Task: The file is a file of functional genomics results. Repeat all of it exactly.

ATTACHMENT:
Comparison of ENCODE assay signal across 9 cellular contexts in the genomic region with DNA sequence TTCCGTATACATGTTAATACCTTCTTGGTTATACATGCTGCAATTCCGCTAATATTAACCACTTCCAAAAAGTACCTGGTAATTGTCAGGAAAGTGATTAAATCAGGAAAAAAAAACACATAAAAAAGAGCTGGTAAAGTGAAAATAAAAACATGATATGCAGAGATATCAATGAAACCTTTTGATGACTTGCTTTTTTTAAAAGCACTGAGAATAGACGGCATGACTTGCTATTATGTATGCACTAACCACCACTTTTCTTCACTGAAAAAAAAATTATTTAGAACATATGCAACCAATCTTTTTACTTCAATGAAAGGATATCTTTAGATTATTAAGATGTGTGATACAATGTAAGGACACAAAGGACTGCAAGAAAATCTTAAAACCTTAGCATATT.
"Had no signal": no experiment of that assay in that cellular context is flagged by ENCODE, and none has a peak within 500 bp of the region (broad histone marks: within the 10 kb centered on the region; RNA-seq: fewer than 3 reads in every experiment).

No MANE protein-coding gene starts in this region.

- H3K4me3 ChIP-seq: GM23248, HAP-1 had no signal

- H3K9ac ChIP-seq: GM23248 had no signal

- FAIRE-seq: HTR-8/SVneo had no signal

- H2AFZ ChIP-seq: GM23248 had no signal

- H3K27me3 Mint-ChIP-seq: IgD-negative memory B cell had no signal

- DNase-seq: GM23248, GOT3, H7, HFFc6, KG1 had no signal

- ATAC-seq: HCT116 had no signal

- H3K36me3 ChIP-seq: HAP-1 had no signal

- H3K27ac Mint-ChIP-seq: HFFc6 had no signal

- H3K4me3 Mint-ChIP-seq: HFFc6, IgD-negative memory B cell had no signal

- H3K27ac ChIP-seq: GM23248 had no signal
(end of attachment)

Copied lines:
Comparison of ENCODE assay signal across 9 cellular contexts in the genomic region with DNA sequence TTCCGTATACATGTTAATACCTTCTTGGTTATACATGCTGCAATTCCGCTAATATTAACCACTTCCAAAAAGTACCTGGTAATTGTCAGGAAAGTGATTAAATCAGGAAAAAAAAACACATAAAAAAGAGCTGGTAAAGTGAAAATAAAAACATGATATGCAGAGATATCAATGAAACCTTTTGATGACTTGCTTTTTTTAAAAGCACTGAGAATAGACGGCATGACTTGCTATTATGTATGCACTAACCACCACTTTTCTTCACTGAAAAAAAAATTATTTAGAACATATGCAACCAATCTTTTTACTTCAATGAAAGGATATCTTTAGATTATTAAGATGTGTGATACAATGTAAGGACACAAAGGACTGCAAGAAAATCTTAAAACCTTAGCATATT.
"Had no signal": no experiment of that assay in that cellular context is flagged by ENCODE, and none has a peak within 500 bp of the region (broad histone marks: within the 10 kb centered on the region; RNA-seq: fewer than 3 reads in every experiment).

No MANE protein-coding gene starts in this region.

- H3K4me3 ChIP-seq: GM23248, HAP-1 had no signal

- H3K9ac ChIP-seq: GM23248 had no signal

- FAIRE-seq: HTR-8/SVneo had no signal

- H2AFZ ChIP-seq: GM23248 had no signal

- H3K27me3 Mint-ChIP-seq: IgD-negative memory B cell had no signal

- DNase-seq: GM23248, GOT3, H7, HFFc6, KG1 had no signal

- ATAC-seq: HCT116 had no signal

- H3K36me3 ChIP-seq: HAP-1 had no signal

- H3K27ac Mint-ChIP-seq: HFFc6 had no signal

- H3K4me3 Mint-ChIP-seq: HFFc6, IgD-negative memory B cell had no signal

- H3K27ac ChIP-seq: GM23248 had no signal